Workplace Relations Minister Michael Woodhouse admits he was blind-sided by the media this week over the fact that occupations such as worm farming, lavender growing and mini-golf were listed as high-risk industries within a measure he proposed.
But on the face of it, it would not seem sensible to have them in the final regulations of high-risk industries due to take effect on April 4 next year, he said.
"What I didn't do was go through every list with a fine tooth comb because that's what the consultation process is for."
Mr Woodhouse has been shepherding the Health and Safety Reform Bill through Parliament this week.
But he has been on the back foot since proposing a system of identifying high-risk industries which would see dairy, sheep, beef farming fall outside the definition despite having had a high number of fatalities in the past five year, but worm farming and lavender farming deemed high-risk - because they are within the same sub-group as dangerous occupation as horse breeding and pig farming.
Mr Woodhouse told the Herald today that he proposed a draft list after criticism that the bill could be considered by the House without knowing which industries would be high-risk - they will be finalized by regulation which is done by the executive council, not Parliament.
It was based on the ANZSIC level 3 industry classification. He and United Future leader Peter Dunne had worked on an evidence-based criteria including any industry with a fatality rate greater than 25 per 100,000 and any industry with a serious industry injury rate of more than 25 per 1000 workers [reported to Worksafe NZ].
But it was not the final list and consultation would now begin.
"Clearly it has thrown up some rather unusual and potentially ludicrous scenarios. But this isn't the end of the process. We haven't even started it."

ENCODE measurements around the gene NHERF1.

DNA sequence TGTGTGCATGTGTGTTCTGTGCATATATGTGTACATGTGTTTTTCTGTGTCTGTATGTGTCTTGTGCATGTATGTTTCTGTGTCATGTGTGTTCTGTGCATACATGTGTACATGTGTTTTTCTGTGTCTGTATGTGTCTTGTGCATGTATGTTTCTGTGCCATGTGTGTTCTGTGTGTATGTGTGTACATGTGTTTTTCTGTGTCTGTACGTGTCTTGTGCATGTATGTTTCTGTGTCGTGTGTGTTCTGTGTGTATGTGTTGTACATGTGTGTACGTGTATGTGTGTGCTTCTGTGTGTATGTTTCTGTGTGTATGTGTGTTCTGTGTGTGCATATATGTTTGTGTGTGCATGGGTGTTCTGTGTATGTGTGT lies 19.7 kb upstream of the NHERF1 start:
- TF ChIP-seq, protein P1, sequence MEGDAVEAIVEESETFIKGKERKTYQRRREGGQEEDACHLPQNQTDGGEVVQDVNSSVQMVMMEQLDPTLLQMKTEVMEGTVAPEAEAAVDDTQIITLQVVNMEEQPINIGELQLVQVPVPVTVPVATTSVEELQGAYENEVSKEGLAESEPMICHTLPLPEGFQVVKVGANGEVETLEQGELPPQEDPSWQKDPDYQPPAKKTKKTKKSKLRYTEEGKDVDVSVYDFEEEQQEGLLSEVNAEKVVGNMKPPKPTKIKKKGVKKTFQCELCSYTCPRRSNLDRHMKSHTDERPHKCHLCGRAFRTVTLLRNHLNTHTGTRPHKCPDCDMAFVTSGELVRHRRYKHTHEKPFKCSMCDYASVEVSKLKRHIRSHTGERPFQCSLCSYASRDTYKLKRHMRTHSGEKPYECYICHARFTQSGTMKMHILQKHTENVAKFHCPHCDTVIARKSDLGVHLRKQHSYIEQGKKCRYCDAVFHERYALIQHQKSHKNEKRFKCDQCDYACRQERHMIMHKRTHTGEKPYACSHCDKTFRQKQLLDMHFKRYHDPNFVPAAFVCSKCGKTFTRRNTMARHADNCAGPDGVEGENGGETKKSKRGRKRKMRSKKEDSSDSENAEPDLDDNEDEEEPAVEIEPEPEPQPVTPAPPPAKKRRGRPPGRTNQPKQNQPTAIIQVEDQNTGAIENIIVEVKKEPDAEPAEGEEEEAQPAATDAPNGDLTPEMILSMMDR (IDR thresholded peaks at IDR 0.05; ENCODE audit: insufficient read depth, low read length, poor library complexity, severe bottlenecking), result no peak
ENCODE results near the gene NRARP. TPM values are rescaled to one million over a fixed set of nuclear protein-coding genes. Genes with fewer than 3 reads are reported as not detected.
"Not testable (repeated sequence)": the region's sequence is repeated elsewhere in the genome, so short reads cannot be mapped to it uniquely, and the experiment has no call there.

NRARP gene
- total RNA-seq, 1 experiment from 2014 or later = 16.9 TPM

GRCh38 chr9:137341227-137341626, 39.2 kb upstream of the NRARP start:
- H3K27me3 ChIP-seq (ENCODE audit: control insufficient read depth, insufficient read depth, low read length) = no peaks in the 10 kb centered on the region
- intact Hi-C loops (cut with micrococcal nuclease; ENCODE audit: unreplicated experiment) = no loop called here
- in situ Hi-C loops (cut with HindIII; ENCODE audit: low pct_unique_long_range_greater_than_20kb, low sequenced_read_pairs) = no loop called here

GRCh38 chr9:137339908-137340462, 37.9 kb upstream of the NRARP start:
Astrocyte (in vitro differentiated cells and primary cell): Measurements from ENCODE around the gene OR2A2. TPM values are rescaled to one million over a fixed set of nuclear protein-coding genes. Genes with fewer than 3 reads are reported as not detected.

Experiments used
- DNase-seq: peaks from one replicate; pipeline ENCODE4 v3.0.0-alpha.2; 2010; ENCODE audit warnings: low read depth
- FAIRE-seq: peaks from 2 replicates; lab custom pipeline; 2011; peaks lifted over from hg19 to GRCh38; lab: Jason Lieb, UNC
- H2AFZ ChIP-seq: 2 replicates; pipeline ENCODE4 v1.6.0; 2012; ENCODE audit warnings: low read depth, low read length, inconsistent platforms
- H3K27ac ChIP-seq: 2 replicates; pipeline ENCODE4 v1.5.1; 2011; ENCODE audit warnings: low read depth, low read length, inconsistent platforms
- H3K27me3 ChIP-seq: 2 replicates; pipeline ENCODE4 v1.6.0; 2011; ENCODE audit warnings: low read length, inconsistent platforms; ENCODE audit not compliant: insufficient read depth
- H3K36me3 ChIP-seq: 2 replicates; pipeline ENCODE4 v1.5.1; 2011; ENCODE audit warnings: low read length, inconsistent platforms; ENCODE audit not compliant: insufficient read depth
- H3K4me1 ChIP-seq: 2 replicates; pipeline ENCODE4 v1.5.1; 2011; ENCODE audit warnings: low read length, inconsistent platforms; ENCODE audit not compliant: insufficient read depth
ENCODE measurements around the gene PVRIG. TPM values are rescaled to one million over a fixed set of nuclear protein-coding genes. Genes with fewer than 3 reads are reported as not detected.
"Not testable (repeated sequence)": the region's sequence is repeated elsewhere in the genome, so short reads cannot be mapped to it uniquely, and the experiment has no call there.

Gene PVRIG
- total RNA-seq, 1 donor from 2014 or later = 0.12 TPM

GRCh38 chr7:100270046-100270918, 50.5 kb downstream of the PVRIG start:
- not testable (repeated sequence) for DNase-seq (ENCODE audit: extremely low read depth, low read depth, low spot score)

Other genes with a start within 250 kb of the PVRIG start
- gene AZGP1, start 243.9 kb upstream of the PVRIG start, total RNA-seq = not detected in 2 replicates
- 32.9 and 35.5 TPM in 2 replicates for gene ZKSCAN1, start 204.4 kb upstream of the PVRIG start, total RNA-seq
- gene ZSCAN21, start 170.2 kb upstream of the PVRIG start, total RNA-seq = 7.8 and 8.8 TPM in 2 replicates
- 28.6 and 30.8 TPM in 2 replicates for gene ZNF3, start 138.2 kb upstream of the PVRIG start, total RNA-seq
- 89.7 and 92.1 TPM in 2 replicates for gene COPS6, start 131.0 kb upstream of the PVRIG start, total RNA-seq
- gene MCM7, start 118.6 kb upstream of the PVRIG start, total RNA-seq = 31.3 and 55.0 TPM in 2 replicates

Asked if he thought they would still be in high-risk list at the end, he said: "Clearly on the face of it it doesn't seem sensible and that's what we will be consulting on."
We will keep looking for the right balance of detail and common sense."
There was a risk of cherry-picking industries [figuratively, not literally] and he also wanted to be sure there were not some high-risk sub-categories that were hidden in an overall low-risk category.
Mr Woodhouse believed it was not practicable to operate a health and safety representative system on a farm.
"Currently if a worker in an organization asks for a health and safety rep, they are required to say yes. But the majority of farms don't have that and the reason is it is not practicable.
"The owner or the farm manager works side by side with the workers, and is experiencing and exposing themselves to exactly the same risk that workers are.
"What we need to do is encourage and cajole the farming community into a way or worker participation, an awareness of hazards that works for them. I think we can do that.
"I simply don't accept that not requiring them to have a health and safety rep system if asked, lets them off the hook."